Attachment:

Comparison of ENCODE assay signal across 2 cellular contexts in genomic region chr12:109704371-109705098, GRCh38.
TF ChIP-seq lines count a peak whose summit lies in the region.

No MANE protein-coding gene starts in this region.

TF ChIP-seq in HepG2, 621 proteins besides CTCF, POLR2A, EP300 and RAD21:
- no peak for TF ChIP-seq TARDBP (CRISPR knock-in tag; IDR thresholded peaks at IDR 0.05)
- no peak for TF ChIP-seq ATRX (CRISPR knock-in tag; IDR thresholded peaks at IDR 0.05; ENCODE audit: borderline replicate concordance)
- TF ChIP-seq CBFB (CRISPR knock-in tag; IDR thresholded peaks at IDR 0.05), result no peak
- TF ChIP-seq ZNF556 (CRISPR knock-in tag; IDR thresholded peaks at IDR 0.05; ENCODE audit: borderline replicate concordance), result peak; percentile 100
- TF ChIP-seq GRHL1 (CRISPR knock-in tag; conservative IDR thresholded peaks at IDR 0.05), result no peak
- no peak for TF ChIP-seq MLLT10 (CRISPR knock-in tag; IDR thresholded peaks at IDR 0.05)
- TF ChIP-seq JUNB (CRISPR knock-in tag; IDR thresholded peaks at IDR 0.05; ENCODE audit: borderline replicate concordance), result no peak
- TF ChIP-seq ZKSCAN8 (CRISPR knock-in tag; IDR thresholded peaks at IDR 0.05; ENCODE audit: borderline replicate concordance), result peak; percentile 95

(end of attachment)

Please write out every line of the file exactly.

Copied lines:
Comparison of ENCODE assay signal across 2 cellular contexts in genomic region chr12:109704371-109705098, GRCh38.
TF ChIP-seq lines count a peak whose summit lies in the region.

No MANE protein-coding gene starts in this region.

TF ChIP-seq in HepG2, 621 proteins besides CTCF, POLR2A, EP300 and RAD21:
- no peak for TF ChIP-seq TARDBP (CRISPR knock-in tag; IDR thresholded peaks at IDR 0.05)
- no peak for TF ChIP-seq ATRX (CRISPR knock-in tag; IDR thresholded peaks at IDR 0.05; ENCODE audit: borderline replicate concordance)
- TF ChIP-seq CBFB (CRISPR knock-in tag; IDR thresholded peaks at IDR 0.05), result no peak
- TF ChIP-seq ZNF556 (CRISPR knock-in tag; IDR thresholded peaks at IDR 0.05; ENCODE audit: borderline replicate concordance), result peak; percentile 100
- TF ChIP-seq GRHL1 (CRISPR knock-in tag; conservative IDR thresholded peaks at IDR 0.05), result no peak
- no peak for TF ChIP-seq MLLT10 (CRISPR knock-in tag; IDR thresholded peaks at IDR 0.05)
- TF ChIP-seq JUNB (CRISPR knock-in tag; IDR thresholded peaks at IDR 0.05; ENCODE audit: borderline replicate concordance), result no peak
- TF ChIP-seq ZKSCAN8 (CRISPR knock-in tag; IDR thresholded peaks at IDR 0.05; ENCODE audit: borderline replicate concordance), result peak; percentile 95